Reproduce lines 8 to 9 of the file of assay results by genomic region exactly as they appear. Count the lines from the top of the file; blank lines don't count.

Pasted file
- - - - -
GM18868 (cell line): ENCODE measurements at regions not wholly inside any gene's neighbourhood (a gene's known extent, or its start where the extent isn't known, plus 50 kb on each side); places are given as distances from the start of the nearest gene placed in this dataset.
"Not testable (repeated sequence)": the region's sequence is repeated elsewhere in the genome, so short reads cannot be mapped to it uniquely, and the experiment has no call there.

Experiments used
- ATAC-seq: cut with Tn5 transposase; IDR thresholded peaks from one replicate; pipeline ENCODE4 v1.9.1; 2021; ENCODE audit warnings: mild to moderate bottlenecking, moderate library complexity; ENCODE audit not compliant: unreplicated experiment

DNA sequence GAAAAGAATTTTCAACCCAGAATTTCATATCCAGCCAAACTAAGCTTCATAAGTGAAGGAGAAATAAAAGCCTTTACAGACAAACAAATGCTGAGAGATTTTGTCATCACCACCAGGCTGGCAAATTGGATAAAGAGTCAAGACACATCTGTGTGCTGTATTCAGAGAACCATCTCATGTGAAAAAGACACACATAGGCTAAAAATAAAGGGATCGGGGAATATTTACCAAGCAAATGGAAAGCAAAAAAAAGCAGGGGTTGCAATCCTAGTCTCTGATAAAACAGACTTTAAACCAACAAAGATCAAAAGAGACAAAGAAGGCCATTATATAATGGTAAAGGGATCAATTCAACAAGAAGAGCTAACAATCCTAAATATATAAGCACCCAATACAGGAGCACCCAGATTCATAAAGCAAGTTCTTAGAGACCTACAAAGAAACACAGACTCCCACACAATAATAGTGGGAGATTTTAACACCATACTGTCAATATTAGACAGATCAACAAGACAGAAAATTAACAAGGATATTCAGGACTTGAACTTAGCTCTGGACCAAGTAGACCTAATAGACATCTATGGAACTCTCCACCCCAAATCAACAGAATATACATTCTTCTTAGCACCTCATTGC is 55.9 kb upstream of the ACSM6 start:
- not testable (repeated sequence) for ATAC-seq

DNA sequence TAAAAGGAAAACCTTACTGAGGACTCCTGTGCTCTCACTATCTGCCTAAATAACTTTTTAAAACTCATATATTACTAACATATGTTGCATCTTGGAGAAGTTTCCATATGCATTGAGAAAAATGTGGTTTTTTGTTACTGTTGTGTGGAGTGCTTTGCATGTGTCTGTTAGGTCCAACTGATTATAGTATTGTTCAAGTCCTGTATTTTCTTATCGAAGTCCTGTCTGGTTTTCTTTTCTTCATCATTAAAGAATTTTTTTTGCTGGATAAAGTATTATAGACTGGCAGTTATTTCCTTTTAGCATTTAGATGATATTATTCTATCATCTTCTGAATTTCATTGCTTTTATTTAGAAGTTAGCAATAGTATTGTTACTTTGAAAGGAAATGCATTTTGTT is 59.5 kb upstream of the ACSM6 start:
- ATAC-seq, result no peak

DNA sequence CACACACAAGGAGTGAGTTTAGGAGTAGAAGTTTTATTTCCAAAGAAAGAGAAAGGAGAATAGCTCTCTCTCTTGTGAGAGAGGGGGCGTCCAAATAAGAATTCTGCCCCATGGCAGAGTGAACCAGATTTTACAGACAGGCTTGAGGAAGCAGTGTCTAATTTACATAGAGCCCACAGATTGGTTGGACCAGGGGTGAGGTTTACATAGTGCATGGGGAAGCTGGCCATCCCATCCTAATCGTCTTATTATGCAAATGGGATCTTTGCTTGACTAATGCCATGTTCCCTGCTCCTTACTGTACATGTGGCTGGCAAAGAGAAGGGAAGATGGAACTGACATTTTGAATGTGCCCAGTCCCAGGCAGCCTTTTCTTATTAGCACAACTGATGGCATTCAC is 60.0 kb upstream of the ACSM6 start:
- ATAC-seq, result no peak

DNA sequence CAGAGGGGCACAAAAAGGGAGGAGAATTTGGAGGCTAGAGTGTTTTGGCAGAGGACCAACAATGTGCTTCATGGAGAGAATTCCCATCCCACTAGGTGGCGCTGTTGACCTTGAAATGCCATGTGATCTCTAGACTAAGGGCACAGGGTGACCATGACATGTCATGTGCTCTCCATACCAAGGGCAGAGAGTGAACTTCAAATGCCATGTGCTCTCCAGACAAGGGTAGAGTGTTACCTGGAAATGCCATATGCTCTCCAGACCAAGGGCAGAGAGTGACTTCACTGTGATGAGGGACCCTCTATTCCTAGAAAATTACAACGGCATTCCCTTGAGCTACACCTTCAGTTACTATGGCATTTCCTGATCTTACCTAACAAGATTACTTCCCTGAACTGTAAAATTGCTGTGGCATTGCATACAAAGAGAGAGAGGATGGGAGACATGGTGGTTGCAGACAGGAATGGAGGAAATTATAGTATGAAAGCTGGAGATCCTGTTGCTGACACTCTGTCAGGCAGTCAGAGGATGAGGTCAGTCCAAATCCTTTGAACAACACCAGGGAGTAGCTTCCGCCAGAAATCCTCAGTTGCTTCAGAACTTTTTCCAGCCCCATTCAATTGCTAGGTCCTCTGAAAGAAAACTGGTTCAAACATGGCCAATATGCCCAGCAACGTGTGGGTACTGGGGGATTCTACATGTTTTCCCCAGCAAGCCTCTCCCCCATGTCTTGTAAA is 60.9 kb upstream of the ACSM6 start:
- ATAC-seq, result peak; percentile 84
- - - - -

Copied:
- ATAC-seq, result no peak

DNA sequence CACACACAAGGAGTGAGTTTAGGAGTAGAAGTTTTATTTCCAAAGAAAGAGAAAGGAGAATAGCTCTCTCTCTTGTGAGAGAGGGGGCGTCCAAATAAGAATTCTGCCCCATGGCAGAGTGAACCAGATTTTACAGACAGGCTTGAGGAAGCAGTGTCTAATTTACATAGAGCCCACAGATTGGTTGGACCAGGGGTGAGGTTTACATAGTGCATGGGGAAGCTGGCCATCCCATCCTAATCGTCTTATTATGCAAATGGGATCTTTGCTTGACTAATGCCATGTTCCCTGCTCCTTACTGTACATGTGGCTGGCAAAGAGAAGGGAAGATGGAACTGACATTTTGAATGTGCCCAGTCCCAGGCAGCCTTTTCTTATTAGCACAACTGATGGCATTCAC is 60.0 kb upstream of the ACSM6 start: